The Settles Nature and Science Center has opened at Pettigrew Academy, where a nature exchange program also has been established.

The center was dedicated by Martha Settles Westbrook in memory of her parents, Martha and Ralph Settles.

“My parents always gave to the youth and my sister and I were always taught to give to the youth community,” Westbrook said.

“We are extremely thankful to Ms. Westbrook for providing the Settles Nature and Science Center and ongoing children’s activities for the school and community,” said Pettigrew director Kim Bauman, who invited Westbrook to come to the school to show the students how to quilt about two years ago. Westbrook said she accepted the invitation, came to the school “and I’ve been here ever since.” Westbrook has continued to come to the school to teach weekly quilting classes and to participate in its other activities.

“She (Bauman) later told me that she was interested in the Dallas Zoo nature exchange program and needed a nature building,” said Westbrook, who said she was happy to help, financially and otherwise.

A long-time resident of Waxahachie, Westbrook recently moved to Dallas after the death of her husband so she could be closer to her daughter, son-in-law and four grandchildren.

“But I still make it back to Waxahachie two or three times per week,” said Westbrook, who returns regularly to visit friends.

“The center will provide a resource for research for the school and the community that will enhance across the curriculum and provide an opportunity for children to see the value in observing nature,” Bauman said. “The center houses an exciting variety of common and unusual items found in nature. These include, for example, seashells, fossils, rocks and minerals, seed pods, nuts and even a ram’s skull - and they’re all labeled.”

“It is fun, educational and increases an awareness of their natural surroundings,” Bauman said.

Dallas Zoo personnel were on hand at the recent opening to provide assistance with the nature exchange program.

The zoo’s program is open to young children to early teens who participate by bringing in items they find in nature, such as shells, rocks, pinecones and seeds, to trade. The more each participant knows about the item, the more points he or she earns to take something else home from the exchange program.

“It’s great that we can get connected with the community to help children learn about nature and the world around us,” said David Muir, educational coordinator of Lacerte Family Children’s Zoo at the Dallas Zoo.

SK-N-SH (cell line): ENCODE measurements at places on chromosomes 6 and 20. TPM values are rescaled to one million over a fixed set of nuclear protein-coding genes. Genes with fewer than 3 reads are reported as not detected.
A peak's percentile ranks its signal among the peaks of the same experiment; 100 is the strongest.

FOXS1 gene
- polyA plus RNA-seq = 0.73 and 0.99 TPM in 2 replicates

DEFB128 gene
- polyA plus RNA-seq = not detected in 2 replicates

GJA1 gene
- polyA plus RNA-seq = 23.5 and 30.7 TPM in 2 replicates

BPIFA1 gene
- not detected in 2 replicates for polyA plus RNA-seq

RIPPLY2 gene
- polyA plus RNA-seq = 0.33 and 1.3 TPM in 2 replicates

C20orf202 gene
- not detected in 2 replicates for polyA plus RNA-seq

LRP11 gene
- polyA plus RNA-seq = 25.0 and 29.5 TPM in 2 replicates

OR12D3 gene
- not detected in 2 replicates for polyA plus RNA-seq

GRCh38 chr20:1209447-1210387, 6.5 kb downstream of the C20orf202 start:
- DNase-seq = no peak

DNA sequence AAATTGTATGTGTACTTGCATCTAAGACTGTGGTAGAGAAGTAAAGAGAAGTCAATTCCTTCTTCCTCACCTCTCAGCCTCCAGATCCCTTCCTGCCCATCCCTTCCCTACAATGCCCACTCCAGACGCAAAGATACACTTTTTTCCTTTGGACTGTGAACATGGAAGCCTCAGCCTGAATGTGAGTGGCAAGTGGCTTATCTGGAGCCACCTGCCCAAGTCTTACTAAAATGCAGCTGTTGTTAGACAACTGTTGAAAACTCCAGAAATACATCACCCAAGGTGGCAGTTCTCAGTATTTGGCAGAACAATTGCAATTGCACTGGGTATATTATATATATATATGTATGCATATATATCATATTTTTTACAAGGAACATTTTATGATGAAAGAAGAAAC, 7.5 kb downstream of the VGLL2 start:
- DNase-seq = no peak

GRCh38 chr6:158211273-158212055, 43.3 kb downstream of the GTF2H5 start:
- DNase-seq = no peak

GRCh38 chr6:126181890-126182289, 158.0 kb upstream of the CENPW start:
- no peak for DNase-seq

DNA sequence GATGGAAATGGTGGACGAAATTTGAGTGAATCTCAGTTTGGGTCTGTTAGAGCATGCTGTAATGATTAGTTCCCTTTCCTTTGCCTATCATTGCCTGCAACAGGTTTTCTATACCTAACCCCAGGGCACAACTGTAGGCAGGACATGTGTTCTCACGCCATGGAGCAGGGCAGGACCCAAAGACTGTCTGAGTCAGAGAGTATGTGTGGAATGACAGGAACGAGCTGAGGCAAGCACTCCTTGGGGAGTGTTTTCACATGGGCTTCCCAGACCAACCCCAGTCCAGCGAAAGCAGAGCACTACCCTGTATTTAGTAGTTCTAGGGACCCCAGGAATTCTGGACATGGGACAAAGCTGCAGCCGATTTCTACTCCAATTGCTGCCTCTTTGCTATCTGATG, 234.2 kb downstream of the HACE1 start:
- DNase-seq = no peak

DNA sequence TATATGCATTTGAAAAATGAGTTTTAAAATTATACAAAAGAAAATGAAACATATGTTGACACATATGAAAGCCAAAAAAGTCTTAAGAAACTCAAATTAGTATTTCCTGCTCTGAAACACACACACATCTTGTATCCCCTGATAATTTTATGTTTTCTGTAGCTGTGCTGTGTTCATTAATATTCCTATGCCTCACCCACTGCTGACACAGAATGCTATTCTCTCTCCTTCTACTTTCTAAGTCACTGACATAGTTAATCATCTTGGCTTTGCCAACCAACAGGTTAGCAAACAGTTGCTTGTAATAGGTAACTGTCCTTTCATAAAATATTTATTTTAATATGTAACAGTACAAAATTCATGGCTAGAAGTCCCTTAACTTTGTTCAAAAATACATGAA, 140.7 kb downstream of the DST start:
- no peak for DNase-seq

“We love how it gets kids outside and connected to their everyday environment. If they’re going to conserve, they have to first appreciate,” said Lisa Dolliver, lead naturalist for zoo’s nature exchange program.

The program encourages social interaction and quality family time, she said, saying, “The nature exchange really gets the kids’ eyes trained. They become better observers.”

The items collected by children create opportunities for conversation with their friends, parents, grandparents and others, Dolliver said, noting the importance of having adults who share in the enthusiasm.

The center will be open to the community from 9 a.m.-noon the second Saturday of every other month beginning with the month of November. During this time, a program will be offered featuring a particular subject or theme and those participating in the nature exchange program can accumulate points and trade items collected and brought in.

The Jan. 12 program will be about snowflakes and ice, March’s program will focus on butterflies and flight and May’s program will be about flowers. The program is open to the community and free of charge and will include related crafts, stories, games, learning activities, exhibits and food.

The center will hold temporary and permanent exhibits as well as resource books that are “all available to the community,” Bauman said.

“My favorite thing about the nature exchange was trading an enormous rock for two sea shells, a geode and an abalone,” said Waxahachie resident Kaitlyn Boles, 10, who was present at the program kick-off event.

For more information, call Pettigrew Academy at 972-923-1633.

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